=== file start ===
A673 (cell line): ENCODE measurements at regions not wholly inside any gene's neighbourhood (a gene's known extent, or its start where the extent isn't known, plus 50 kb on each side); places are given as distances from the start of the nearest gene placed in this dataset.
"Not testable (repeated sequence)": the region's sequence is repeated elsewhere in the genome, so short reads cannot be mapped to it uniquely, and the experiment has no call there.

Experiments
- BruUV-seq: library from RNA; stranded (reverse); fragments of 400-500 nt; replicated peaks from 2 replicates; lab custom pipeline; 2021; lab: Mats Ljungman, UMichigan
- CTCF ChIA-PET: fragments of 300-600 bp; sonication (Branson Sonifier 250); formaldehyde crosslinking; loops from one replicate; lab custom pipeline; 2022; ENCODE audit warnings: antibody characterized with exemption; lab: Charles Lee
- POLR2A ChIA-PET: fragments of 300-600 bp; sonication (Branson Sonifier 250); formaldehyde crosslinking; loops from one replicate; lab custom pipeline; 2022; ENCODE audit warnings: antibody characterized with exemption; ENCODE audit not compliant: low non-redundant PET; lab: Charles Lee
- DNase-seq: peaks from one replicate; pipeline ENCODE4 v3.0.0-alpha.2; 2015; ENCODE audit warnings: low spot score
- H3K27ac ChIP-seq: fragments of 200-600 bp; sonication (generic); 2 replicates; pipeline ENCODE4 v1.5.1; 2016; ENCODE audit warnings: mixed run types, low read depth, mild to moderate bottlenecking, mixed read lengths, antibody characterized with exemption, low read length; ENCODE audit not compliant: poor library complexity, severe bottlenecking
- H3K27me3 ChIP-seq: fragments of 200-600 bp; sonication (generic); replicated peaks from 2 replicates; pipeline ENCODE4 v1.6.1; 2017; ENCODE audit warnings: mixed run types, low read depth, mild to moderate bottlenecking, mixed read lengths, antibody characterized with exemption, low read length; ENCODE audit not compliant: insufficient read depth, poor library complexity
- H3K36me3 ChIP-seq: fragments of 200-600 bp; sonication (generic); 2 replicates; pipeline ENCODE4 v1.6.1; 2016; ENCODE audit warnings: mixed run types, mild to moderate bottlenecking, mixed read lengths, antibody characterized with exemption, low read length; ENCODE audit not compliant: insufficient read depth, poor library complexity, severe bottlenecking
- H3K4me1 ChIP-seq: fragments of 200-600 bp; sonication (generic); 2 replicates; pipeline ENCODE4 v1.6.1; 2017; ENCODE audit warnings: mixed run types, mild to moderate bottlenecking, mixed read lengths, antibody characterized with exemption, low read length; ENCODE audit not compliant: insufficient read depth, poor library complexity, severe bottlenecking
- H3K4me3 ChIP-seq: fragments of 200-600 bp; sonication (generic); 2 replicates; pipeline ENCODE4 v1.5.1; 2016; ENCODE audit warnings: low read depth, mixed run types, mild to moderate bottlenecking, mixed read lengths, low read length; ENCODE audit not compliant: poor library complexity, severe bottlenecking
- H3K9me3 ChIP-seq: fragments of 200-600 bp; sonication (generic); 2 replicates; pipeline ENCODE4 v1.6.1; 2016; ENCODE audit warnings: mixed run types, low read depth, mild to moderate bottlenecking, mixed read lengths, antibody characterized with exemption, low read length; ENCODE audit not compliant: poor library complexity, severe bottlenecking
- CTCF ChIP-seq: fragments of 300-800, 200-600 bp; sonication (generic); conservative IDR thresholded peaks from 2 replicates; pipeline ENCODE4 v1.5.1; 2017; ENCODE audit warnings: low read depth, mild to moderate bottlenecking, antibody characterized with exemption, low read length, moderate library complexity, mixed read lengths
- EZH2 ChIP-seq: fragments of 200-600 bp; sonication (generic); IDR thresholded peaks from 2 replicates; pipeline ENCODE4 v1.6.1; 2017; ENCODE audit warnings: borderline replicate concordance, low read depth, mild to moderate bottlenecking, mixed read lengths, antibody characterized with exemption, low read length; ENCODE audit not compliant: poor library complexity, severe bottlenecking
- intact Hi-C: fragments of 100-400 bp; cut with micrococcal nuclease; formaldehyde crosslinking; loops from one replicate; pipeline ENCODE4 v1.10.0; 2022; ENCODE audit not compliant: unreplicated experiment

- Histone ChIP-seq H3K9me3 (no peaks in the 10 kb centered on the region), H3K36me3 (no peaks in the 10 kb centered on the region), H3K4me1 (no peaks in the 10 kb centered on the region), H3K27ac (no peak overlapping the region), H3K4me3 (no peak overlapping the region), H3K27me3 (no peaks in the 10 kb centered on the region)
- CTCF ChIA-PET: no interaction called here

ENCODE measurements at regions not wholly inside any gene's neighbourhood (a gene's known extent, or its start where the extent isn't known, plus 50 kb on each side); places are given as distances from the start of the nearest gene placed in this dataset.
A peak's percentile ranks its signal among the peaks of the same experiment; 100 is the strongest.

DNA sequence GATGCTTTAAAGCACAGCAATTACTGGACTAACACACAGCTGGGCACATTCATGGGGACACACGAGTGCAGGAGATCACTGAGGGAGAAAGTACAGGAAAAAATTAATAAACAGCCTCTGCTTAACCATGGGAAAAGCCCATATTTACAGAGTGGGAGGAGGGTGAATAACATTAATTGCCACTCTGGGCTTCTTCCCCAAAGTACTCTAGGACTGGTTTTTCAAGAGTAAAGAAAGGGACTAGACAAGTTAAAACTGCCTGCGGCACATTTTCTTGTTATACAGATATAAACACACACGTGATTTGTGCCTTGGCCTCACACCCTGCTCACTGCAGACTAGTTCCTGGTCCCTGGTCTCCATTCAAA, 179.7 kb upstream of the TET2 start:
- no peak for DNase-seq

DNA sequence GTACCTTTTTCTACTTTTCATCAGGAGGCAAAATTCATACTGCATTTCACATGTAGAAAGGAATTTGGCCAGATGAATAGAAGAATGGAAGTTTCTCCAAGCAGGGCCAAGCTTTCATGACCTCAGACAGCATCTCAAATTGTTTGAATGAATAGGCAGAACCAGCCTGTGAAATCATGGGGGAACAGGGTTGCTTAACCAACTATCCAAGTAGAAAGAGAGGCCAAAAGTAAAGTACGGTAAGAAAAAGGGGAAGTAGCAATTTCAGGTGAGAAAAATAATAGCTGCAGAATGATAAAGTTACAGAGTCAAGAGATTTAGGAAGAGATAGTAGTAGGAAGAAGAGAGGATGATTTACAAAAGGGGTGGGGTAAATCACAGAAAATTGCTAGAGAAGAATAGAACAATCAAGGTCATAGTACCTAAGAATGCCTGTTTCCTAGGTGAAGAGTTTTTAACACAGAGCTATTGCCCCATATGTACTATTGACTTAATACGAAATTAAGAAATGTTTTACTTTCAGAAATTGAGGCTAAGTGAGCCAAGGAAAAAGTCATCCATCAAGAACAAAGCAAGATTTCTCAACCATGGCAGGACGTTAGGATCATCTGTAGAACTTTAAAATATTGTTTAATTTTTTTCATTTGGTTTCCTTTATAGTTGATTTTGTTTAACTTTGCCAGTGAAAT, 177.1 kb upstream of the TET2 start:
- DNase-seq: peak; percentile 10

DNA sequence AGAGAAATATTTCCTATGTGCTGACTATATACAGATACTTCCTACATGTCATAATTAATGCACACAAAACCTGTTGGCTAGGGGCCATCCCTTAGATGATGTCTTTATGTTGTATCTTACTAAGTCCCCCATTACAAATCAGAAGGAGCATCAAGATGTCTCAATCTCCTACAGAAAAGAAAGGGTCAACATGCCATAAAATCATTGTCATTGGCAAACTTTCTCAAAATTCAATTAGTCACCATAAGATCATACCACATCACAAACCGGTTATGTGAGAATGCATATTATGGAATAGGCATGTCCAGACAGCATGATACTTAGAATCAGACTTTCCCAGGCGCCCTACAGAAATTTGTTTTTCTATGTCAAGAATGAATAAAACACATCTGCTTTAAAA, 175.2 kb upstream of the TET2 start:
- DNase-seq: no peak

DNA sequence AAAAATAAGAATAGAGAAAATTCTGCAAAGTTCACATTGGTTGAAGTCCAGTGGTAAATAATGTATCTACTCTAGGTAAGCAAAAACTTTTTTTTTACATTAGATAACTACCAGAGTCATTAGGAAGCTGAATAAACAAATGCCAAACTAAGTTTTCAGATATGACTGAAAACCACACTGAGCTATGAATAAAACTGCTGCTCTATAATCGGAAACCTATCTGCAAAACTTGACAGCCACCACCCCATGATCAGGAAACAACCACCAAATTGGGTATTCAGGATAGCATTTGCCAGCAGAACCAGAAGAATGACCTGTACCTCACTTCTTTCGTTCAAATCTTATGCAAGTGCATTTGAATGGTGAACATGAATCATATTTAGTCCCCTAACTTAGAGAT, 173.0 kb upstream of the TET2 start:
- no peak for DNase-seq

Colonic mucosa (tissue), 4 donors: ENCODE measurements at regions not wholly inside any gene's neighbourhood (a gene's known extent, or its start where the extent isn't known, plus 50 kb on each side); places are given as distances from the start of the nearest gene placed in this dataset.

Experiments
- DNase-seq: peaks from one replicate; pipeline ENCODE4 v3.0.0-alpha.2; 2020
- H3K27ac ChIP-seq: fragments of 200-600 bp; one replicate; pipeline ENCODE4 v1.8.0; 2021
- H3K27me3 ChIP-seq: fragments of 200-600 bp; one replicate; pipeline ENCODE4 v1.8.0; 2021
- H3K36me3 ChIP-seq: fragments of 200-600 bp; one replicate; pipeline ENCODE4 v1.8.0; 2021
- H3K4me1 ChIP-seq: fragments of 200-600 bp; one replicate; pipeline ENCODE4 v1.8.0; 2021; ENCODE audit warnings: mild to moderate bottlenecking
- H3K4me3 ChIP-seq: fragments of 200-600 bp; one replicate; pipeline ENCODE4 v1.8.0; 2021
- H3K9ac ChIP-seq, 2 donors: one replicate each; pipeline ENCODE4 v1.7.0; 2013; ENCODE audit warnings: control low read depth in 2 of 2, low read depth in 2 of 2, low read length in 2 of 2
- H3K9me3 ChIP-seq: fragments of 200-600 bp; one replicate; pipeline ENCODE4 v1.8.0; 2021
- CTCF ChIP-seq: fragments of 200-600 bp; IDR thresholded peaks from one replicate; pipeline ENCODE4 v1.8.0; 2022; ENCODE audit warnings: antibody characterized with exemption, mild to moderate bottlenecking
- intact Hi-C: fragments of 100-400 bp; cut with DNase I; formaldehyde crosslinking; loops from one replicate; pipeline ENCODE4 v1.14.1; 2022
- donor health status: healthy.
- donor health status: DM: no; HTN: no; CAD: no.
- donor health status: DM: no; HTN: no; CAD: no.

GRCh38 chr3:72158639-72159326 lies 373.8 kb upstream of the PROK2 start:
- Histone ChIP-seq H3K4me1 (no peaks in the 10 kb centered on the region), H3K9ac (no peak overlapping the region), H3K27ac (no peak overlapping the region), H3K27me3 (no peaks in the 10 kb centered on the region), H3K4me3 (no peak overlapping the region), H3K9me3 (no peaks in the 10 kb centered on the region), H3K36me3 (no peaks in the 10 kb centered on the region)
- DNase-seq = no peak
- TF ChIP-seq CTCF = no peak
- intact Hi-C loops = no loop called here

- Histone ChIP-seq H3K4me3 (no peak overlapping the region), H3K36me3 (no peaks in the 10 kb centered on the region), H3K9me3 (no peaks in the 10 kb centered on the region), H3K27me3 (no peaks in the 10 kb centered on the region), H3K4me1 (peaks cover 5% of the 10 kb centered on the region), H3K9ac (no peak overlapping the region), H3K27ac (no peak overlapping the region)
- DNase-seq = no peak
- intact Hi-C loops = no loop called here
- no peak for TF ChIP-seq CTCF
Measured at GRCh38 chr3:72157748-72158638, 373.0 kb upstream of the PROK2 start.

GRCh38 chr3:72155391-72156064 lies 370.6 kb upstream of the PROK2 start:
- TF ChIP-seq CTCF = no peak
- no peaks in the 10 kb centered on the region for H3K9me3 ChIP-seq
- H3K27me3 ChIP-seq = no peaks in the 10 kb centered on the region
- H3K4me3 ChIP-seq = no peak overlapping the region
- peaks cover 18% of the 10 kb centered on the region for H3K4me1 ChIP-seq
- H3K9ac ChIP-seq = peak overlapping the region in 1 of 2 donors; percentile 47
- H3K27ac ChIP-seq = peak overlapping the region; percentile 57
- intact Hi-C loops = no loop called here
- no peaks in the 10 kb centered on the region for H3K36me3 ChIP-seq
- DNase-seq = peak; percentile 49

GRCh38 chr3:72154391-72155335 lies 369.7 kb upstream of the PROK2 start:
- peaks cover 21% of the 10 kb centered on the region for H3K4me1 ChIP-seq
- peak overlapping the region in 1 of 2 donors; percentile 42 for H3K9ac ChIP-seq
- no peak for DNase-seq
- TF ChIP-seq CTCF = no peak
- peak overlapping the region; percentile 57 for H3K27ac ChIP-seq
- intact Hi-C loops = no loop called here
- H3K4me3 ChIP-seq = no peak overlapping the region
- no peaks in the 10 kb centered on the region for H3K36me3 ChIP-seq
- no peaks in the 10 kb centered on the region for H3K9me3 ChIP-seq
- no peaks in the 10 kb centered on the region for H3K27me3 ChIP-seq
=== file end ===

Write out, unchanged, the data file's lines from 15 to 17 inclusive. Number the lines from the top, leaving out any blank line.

- EZH2 ChIP-seq: fragments of 200-600 bp; sonication (generic); IDR thresholded peaks from 2 replicates; pipeline ENCODE4 v1.6.1; 2017; ENCODE audit warnings: borderline replicate concordance, low read depth, mild to moderate bottlenecking, mixed read lengths, antibody characterized with exemption, low read length; ENCODE audit not compliant: poor library complexity, severe bottlenecking
- intact Hi-C: fragments of 100-400 bp; cut with micrococcal nuclease; formaldehyde crosslinking; loops from one replicate; pipeline ENCODE4 v1.10.0; 2022; ENCODE audit not compliant: unreplicated experiment

- Histone ChIP-seq H3K9me3 (no peaks in the 10 kb centered on the region), H3K36me3 (no peaks in the 10 kb centered on the region), H3K4me1 (no peaks in the 10 kb centered on the region), H3K27ac (no peak overlapping the region), H3K4me3 (no peak overlapping the region), H3K27me3 (no peaks in the 10 kb centered on the region)